World Cup: Japan reach last 16 on fair play points, will meet Belgium
Japan took the back door into the World Cup round of 16 on Thursday, losing 1-0 to Poland but progressing due to a Colombia win over Senegal and the FIFA fair play points system favoring the Samurai Blue.
Akira Nishino’s team finished second in Group H and will face Group G winners Belgium in the first knockout round.
The outcome saved Japan’s head coach from at least some questions about his risky decision to start the game with a team showing six changes to the one that performed well in a gutsy 2-2 draw with Senegal in Ekaterinburg, leaving all four of his Russia 2018 goalscorers on the bench.
Colombia beat Senegal 1-0 thanks to a second-half goal by defender Yerry Mina and the South Americans finished top of Group H to set up a clash with Group G runners-up England.
Speaking before the final Group G games later on Thursday, Nishino said, “They (England and Belgium) are both world-class teams so it is a great challenge for us to face them, and we have to do good analysis and prepare our team and our strategies.”
Senegal and Japan both finished on four points having been handed their first defeats of the tournament Thursday, and with the same goal difference and number of goals scored.
But due to the West Africans’ poorer disciplinary record — they finished with six yellow cards to Japan’s four — they will be going home.
The result means Japan reach the knockout phase for the third time in their six World Cups but Nishino had to face some difficult questions about his decisions for the match at a sweltering Volgograd Arena.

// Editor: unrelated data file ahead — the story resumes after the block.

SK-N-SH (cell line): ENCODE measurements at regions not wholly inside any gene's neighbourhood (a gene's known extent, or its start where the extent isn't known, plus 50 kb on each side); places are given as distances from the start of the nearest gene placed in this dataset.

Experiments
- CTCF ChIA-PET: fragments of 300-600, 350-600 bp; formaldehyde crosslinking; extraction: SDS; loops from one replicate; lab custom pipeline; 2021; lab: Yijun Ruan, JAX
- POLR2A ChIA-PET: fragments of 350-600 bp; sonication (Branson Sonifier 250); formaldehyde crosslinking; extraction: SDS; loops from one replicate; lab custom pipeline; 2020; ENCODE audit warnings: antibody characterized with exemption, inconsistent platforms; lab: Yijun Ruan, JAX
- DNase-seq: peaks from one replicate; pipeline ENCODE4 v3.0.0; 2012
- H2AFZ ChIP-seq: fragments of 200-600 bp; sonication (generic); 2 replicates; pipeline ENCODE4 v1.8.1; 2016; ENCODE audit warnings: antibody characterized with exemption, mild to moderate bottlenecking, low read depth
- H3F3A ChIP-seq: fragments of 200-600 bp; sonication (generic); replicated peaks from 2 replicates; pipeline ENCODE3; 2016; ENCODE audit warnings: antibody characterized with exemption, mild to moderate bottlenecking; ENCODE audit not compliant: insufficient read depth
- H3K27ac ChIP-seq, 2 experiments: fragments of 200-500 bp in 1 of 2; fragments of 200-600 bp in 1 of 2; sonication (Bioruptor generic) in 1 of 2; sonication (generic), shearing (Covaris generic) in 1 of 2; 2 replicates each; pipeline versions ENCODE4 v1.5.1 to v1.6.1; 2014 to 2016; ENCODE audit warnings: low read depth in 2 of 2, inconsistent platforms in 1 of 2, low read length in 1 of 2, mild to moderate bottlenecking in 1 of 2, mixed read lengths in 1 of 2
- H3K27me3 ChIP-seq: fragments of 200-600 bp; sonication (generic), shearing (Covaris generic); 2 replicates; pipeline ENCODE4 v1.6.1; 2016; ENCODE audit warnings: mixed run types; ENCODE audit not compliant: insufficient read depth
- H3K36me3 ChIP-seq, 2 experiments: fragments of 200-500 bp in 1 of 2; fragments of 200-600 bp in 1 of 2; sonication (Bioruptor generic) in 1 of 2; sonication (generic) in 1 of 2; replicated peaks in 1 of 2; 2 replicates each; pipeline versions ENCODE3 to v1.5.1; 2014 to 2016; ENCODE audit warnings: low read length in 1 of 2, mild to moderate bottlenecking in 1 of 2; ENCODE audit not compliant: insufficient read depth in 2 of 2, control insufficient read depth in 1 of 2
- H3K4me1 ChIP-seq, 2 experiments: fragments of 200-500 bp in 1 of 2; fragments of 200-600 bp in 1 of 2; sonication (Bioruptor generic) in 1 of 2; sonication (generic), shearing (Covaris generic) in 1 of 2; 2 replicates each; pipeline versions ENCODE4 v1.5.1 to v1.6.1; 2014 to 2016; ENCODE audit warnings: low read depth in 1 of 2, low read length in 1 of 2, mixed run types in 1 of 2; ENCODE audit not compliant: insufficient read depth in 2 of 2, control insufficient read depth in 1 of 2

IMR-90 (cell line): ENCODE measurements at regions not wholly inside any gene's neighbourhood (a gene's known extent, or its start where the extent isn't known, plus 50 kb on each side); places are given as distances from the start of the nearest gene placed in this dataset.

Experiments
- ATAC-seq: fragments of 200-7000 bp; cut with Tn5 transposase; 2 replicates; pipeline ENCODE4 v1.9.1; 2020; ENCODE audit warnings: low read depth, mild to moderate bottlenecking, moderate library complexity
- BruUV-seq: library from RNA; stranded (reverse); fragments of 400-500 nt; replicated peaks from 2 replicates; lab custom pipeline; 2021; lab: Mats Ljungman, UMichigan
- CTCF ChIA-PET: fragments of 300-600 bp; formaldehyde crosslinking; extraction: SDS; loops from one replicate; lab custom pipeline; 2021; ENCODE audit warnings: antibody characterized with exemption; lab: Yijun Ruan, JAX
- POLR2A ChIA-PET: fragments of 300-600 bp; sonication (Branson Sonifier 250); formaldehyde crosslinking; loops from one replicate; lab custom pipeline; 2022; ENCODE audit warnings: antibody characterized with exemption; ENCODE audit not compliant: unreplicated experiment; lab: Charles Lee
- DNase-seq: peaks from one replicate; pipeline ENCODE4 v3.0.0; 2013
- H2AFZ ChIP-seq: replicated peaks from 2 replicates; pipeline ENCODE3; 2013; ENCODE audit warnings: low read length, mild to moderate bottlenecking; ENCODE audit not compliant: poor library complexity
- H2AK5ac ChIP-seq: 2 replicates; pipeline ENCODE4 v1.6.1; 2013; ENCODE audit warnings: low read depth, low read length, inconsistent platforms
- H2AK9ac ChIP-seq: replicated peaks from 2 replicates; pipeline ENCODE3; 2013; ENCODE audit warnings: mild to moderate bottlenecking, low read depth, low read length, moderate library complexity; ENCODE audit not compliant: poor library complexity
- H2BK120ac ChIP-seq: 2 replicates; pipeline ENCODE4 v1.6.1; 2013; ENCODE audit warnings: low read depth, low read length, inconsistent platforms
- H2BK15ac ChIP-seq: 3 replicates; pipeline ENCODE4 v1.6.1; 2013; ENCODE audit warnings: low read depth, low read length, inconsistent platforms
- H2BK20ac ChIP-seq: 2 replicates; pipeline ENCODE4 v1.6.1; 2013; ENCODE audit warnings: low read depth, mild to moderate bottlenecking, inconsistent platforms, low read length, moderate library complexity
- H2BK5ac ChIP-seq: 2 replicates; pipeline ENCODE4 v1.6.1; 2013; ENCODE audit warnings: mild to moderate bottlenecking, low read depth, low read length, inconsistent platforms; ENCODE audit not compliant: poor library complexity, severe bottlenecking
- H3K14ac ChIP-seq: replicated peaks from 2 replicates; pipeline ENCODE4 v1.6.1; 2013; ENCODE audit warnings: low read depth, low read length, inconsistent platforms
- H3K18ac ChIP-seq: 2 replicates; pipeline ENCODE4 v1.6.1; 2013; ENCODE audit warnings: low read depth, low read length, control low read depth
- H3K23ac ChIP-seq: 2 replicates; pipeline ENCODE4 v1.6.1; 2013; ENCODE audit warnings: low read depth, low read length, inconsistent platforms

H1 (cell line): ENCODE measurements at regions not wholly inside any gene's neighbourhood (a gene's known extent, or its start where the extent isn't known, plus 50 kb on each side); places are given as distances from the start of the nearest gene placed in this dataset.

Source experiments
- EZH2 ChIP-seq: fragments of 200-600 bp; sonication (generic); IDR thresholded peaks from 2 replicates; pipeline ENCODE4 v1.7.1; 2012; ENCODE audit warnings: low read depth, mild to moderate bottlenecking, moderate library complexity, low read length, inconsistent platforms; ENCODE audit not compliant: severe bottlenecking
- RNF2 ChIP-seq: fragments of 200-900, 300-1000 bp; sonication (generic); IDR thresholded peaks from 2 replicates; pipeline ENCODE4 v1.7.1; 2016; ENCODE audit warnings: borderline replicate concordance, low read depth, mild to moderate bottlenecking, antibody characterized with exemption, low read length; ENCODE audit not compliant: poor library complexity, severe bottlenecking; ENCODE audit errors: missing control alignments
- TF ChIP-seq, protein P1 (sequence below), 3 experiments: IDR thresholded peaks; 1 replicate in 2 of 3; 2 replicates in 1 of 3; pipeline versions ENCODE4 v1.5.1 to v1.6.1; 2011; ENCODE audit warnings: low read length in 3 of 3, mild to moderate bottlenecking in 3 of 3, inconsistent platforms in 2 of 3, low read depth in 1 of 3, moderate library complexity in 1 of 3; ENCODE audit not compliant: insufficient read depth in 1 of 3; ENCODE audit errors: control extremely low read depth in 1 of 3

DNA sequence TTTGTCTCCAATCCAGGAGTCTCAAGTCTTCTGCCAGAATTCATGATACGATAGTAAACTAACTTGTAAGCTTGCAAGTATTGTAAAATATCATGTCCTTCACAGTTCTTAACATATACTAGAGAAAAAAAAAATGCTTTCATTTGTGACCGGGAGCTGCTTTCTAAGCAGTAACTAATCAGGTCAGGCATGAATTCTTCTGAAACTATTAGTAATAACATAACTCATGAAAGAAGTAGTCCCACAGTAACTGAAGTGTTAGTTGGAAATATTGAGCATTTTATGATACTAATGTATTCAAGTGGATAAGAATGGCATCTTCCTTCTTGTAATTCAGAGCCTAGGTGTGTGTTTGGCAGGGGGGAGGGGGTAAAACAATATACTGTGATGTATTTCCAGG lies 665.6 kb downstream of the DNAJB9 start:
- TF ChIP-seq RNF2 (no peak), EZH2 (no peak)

After much speculation about his place in the team, Japan goalkeeper Eiji Kawashima proved his worth in spectacular fashion in the first half, just keeping out a free header from Kamil Grosicki.
After the break Kawashima, who made costly errors that led to Japan conceding in their first two games, was forced to dash from his line to pounce on a through-ball as Robert Lewandowski came at pace.
Then came the goal all of Japan was dreading. Rafal Kurzawa swung a free kick to the back post where Jan Bednarek volleyed Poland ahead with just over 30 minutes remaining.
As news filtered through that Colombia had scored in Samara both teams closed up shop and the game ground to a halt, much to the annoyance of the majority Russian crowd.
“The manner in which the team qualified was not the initial goal,” said Nishino. “I am not too happy about this, but I forced my players to do what I said. It’s the World Cup, and sometimes these things can’t be avoided.”
“There was booing in the stadium and I am sure that the players heard that and I feel that was regrettable.”
Having already qualified for the round of 16, Belgium and England utilized their squad players in their final Group G encounter. The Belgians made nine changes from their previous match while the English switched eight players.
Adnan Januzaj curled in the winner six minutes after the restart, saving Belgium from finishing second behind England on fair play points.
Belgium coach Roberto Martinez looked forward to the match with Japan, saying, “We are a stronger group than we were before the game. We’re facing Japan, we’ve got to be ready for it.”
In the other Group G match, Tunisia finished with a 2-1 win over Panama to claim third place, leaving the Central Americans bottom with no points and a minus-nine goal difference.